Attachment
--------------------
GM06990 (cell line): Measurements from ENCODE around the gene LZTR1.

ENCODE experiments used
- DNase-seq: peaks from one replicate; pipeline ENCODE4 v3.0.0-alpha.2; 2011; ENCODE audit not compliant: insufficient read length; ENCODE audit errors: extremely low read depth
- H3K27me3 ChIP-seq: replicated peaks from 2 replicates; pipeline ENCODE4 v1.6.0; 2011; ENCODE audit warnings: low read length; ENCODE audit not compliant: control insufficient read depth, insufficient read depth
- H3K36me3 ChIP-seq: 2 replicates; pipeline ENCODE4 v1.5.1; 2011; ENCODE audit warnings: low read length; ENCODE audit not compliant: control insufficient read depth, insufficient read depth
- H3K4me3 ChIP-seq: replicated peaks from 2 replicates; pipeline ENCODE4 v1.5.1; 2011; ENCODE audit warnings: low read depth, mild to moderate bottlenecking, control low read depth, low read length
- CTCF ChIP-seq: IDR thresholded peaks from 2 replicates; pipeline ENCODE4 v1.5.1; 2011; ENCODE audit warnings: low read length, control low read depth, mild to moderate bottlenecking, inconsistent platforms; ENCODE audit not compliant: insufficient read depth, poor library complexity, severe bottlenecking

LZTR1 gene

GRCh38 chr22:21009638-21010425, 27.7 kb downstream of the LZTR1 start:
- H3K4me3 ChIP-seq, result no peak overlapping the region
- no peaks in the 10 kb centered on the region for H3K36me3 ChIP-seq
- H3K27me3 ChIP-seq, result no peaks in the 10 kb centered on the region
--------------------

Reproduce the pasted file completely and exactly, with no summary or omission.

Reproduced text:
GM06990 (cell line): Measurements from ENCODE around the gene LZTR1.

ENCODE experiments used
- DNase-seq: peaks from one replicate; pipeline ENCODE4 v3.0.0-alpha.2; 2011; ENCODE audit not compliant: insufficient read length; ENCODE audit errors: extremely low read depth
- H3K27me3 ChIP-seq: replicated peaks from 2 replicates; pipeline ENCODE4 v1.6.0; 2011; ENCODE audit warnings: low read length; ENCODE audit not compliant: control insufficient read depth, insufficient read depth
- H3K36me3 ChIP-seq: 2 replicates; pipeline ENCODE4 v1.5.1; 2011; ENCODE audit warnings: low read length; ENCODE audit not compliant: control insufficient read depth, insufficient read depth
- H3K4me3 ChIP-seq: replicated peaks from 2 replicates; pipeline ENCODE4 v1.5.1; 2011; ENCODE audit warnings: low read depth, mild to moderate bottlenecking, control low read depth, low read length
- CTCF ChIP-seq: IDR thresholded peaks from 2 replicates; pipeline ENCODE4 v1.5.1; 2011; ENCODE audit warnings: low read length, control low read depth, mild to moderate bottlenecking, inconsistent platforms; ENCODE audit not compliant: insufficient read depth, poor library complexity, severe bottlenecking

LZTR1 gene

GRCh38 chr22:21009638-21010425, 27.7 kb downstream of the LZTR1 start:
- H3K4me3 ChIP-seq, result no peak overlapping the region
- no peaks in the 10 kb centered on the region for H3K36me3 ChIP-seq
- H3K27me3 ChIP-seq, result no peaks in the 10 kb centered on the region